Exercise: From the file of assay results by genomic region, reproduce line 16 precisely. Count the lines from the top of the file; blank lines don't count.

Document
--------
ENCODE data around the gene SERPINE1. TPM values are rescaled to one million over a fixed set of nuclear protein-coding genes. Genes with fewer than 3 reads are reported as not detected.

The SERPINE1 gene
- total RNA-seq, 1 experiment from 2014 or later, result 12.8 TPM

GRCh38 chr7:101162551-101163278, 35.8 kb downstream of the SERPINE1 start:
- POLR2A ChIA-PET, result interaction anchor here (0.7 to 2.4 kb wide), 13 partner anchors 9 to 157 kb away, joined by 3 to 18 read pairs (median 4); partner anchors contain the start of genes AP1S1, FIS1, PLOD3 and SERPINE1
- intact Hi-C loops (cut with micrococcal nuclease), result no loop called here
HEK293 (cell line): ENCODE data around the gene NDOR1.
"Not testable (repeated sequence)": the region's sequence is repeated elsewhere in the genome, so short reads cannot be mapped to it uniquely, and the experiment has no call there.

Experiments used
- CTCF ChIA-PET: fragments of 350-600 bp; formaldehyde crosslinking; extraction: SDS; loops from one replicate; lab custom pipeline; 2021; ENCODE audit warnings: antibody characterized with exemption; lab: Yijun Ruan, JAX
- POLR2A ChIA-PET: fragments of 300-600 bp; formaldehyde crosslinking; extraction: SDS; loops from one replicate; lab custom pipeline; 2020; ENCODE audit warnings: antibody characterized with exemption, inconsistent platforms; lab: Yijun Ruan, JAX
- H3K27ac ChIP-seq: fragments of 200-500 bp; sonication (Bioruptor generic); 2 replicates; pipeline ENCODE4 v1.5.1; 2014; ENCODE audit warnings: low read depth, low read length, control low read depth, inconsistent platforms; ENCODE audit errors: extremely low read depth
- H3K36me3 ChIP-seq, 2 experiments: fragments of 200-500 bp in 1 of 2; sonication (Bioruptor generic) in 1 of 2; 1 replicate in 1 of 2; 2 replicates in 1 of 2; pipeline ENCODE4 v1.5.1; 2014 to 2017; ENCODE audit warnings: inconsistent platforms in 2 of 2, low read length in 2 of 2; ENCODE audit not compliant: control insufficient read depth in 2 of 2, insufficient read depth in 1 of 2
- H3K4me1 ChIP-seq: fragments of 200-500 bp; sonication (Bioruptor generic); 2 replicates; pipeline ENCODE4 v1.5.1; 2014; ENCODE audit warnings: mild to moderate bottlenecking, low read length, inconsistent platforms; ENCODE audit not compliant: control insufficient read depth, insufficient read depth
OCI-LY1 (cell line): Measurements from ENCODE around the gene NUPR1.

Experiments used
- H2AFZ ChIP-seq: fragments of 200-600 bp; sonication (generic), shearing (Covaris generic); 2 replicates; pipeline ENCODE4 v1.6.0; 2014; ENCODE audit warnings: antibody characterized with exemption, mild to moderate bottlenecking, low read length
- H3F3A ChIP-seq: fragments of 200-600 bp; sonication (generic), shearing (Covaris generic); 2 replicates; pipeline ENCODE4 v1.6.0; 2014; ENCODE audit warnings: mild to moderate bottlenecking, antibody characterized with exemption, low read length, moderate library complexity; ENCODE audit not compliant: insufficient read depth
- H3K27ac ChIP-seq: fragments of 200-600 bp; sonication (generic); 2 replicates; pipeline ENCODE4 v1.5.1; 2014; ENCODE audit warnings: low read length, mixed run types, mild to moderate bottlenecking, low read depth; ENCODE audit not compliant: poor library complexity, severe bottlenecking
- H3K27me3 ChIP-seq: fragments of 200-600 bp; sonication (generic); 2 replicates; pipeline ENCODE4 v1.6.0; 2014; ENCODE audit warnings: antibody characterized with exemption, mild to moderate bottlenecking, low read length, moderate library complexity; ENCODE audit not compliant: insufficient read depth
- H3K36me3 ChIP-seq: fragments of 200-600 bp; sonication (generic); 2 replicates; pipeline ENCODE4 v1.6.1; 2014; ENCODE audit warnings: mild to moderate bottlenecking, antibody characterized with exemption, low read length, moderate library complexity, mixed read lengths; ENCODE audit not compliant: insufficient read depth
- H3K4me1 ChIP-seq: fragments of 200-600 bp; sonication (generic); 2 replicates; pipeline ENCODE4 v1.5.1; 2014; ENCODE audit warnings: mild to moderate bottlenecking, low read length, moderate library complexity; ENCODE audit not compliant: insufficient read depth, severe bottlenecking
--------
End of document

Experiments used